By Marisa DeZara
As with any large industry, the marijuana sector’s success relies on smart investments, successful marketing strategies, keen business ideas, and ultimately, profits.
Peter Thiel, venture capitalist and co-founder of PayPal, is considering a multimillion dollar investment in Seattle-based private equity firm, Privateer Holdings, according to CNBC. The source, who remains unidentified, “has knowledge of Thiel’s Founder’s Fund.” Although Business Insider reported the initial investment at $75 million, that figure may be off; according to CNBC’s source, $37.5 million is closer to the amount being discussed.
If this rumor means anything at all, it simply reconfirms the prosperous and promising nature of the marijuana industry, for both now and the future. Evidently, this space has, and will continue to, attract big-name investors. However, the success of the marijuana space raises one particularly troubling question: Will the marijuana industry become concentrated like that of “Big Tobacco” and “Big Pharma”?
“The legalization movement in the last few years has been about one thing and one thing only, and that is money. There are a small number of individuals who think there is a lot of money to be made and this is the next massive industry,” said Kevin Sabet, co-founder of anti-legalization group Smart Approaches to Marijuana.
The fear seems to be that the industry’s fate is inevitable; as the marijuana sector becomes increasingly corporate, safety and efficacy of marijuana products may fall to the wayside; public health concerns will be compromised to sustain profits and keep production costs down. For instance, when the tobacco industry began to thrive, additives and addictive properties were included in the manufacturing of cigarettes. Will marijuana products follow the same detrimental path? Is it possible that the industry will become so corporate to the point at which just a few companies will have control of the production and distribution of marijuana goods?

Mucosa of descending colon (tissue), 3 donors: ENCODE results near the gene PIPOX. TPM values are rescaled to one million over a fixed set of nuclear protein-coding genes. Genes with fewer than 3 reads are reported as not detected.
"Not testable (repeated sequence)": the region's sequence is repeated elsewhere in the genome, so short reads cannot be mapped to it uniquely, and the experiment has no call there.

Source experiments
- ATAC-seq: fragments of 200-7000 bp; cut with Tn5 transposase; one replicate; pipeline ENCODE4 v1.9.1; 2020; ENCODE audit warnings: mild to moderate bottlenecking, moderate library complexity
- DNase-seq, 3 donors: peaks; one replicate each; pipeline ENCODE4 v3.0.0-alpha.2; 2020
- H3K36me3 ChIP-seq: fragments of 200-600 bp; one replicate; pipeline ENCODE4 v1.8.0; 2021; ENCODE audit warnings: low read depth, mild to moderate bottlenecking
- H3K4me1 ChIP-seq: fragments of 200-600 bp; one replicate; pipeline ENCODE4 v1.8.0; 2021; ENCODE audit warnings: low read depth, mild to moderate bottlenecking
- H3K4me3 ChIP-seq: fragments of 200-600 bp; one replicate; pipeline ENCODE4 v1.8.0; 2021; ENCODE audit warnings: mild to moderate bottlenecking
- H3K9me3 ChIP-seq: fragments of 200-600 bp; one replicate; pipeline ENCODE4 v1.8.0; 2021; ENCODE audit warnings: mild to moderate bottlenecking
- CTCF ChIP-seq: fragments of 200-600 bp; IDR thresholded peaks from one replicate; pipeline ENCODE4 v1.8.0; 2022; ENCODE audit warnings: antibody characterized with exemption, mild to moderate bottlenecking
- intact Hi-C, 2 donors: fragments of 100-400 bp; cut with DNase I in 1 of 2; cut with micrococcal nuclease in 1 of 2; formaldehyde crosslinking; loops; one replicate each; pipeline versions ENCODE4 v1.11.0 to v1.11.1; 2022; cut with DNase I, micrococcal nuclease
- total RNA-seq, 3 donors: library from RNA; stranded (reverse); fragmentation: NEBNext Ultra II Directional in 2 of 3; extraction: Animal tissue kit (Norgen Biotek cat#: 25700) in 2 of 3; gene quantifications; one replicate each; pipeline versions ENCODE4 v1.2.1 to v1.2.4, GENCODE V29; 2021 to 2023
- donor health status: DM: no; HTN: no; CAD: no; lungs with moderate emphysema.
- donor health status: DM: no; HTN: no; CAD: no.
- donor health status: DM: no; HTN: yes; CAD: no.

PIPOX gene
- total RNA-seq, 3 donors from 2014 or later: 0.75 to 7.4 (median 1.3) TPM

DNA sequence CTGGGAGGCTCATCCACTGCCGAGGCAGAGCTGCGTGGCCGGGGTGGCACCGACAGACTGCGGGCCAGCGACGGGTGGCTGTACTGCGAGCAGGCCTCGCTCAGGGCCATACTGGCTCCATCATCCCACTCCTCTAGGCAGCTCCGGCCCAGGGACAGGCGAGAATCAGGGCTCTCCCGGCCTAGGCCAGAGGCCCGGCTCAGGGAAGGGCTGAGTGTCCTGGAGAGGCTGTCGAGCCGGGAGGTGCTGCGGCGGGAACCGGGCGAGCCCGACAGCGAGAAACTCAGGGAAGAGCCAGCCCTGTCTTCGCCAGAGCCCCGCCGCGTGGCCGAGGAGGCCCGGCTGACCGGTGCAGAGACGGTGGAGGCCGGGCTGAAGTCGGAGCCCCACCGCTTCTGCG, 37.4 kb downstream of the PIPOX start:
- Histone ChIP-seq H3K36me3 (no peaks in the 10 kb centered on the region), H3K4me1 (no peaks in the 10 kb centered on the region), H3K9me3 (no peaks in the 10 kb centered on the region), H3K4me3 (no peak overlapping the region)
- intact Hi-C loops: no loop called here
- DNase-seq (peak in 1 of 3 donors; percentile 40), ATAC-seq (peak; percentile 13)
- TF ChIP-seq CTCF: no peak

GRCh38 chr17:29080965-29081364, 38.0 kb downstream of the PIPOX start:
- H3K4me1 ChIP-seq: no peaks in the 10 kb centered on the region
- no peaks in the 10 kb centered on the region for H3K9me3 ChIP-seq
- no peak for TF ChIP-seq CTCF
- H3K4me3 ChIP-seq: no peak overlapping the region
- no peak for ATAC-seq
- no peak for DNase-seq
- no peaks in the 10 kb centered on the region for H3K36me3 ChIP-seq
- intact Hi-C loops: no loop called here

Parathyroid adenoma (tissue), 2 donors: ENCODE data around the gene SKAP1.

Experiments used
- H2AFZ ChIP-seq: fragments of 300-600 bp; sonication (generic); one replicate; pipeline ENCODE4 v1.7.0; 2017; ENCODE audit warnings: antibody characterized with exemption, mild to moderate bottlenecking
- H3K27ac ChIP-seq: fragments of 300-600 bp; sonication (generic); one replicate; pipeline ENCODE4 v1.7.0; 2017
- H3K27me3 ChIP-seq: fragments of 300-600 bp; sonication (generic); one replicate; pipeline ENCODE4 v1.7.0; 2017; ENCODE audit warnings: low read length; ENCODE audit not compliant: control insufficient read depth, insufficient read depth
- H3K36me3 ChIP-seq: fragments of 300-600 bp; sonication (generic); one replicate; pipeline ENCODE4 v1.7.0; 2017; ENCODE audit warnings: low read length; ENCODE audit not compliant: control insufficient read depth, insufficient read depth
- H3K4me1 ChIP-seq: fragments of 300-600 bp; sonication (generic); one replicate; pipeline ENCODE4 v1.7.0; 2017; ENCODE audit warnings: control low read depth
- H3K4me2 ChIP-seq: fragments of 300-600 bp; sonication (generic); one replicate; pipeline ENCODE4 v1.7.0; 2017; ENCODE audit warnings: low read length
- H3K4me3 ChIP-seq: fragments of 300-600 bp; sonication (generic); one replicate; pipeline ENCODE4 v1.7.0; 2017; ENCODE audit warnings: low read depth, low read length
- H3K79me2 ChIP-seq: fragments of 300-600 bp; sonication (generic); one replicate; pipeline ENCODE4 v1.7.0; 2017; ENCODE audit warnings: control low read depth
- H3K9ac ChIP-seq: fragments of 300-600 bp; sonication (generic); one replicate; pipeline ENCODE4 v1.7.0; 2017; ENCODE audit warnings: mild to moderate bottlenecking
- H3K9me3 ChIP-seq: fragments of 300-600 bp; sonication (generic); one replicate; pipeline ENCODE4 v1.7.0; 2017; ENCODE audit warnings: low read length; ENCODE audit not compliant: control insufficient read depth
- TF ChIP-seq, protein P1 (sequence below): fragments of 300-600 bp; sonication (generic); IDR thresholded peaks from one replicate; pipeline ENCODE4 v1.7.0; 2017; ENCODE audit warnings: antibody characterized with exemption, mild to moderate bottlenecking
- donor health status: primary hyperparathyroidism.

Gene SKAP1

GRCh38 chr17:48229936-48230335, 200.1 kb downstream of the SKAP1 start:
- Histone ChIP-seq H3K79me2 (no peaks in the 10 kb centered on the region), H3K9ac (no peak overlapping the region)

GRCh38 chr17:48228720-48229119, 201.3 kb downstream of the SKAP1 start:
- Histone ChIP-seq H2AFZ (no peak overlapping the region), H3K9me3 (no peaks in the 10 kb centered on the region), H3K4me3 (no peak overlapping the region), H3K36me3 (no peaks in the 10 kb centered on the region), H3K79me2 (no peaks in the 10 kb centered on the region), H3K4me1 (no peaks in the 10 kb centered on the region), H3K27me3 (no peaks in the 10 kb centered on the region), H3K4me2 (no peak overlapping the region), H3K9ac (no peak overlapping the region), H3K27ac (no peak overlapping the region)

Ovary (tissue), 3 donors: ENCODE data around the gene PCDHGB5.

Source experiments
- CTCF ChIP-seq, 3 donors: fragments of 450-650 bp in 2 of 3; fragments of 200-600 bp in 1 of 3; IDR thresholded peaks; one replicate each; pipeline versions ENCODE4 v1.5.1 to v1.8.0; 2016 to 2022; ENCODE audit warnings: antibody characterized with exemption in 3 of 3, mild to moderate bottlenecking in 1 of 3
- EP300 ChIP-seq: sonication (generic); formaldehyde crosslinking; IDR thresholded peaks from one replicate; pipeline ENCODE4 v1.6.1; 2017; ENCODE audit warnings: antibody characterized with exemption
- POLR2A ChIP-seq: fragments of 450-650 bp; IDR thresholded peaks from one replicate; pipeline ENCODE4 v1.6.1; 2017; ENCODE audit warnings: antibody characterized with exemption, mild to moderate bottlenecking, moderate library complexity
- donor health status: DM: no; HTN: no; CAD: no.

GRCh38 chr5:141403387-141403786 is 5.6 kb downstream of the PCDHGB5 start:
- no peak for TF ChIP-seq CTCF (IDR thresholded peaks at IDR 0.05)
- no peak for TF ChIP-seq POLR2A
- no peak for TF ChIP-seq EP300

In looking at how the marijuana industry has established itself so far, these questions are valid. After all, the industry is worth billions, and big-time investors, like Peter Thiel, are taking an interest in this space. The assumption that the marijuana industry will become “Big Pot” is a possibility, but certainly not inevitable.
The industry, by and large, has done a good job of regulating the safety and potency of marijuana products, not to mention the fact that testing is being done from within the industry. In fact, testing and lab services, which commonly analyze marijuana products for safety, are on the rise, and often privately owned. Additives, like addictive properties, are unnecessary for cannabis, seeing that the natural product brings in massive profits on its own.
Most importantly, perhaps, is the fact that the marijuana industry appeals to the independent grower, the small business owner, and the venture capitalist alike. The industry has stimulated economic growth and it is full of opportunities for anyone willing to put in a little bit of time, effort and money.
Unlike “Big Pharma” and “Big Tobacco,” the marijuana industry is wide open, at least for now.